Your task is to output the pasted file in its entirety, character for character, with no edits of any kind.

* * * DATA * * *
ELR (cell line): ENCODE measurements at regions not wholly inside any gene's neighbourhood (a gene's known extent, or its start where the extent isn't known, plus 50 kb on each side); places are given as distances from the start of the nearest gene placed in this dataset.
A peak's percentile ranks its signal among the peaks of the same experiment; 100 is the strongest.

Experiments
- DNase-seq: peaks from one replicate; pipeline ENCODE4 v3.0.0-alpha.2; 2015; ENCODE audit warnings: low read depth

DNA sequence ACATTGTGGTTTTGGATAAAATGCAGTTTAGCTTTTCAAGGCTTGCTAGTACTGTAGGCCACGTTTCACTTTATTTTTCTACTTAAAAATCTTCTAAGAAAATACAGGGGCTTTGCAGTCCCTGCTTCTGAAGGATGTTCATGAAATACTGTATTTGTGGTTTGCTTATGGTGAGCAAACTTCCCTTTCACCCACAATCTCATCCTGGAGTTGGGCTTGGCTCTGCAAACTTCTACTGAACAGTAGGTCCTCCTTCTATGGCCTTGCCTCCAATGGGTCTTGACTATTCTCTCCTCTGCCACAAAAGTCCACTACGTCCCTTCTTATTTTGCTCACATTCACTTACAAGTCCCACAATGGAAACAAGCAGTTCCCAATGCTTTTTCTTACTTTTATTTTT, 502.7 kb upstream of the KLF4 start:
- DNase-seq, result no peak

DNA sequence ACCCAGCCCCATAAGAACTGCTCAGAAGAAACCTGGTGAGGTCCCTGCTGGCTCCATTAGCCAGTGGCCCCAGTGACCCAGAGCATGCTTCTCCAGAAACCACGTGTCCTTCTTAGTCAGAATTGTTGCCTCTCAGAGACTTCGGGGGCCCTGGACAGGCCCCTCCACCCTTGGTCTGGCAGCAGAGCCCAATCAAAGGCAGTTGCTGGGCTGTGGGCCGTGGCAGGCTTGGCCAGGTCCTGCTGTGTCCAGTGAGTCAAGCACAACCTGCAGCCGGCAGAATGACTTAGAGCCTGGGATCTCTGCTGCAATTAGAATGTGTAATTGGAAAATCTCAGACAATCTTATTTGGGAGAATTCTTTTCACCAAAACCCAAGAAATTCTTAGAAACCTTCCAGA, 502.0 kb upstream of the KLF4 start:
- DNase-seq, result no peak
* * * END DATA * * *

ELR (cell line): ENCODE measurements at regions not wholly inside any gene's neighbourhood (a gene's known extent, or its start where the extent isn't known, plus 50 kb on each side); places are given as distances from the start of the nearest gene placed in this dataset.
A peak's percentile ranks its signal among the peaks of the same experiment; 100 is the strongest.

Experiments
- DNase-seq: peaks from one replicate; pipeline ENCODE4 v3.0.0-alpha.2; 2015; ENCODE audit warnings: low read depth

DNA sequence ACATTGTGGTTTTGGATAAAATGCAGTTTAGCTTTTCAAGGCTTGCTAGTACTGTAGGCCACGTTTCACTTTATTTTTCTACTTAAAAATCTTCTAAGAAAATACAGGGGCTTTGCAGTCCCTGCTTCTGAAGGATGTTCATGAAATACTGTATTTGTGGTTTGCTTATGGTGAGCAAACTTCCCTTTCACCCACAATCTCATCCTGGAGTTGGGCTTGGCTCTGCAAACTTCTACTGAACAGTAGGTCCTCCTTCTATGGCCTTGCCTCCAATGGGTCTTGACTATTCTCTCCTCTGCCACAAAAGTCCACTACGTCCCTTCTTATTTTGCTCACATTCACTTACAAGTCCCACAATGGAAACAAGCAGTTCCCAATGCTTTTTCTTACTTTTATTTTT, 502.7 kb upstream of the KLF4 start:
- DNase-seq, result no peak

DNA sequence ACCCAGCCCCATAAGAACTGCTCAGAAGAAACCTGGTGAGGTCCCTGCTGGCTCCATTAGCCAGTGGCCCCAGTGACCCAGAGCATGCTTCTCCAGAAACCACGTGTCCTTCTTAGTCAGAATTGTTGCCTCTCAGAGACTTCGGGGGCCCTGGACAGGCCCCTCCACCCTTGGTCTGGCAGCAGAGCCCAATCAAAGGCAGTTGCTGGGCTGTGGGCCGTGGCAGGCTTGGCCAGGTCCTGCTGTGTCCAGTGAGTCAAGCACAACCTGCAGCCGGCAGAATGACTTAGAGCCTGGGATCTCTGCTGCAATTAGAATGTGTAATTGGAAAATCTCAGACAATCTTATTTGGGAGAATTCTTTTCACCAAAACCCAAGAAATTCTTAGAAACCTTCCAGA, 502.0 kb upstream of the KLF4 start:
- DNase-seq, result no peak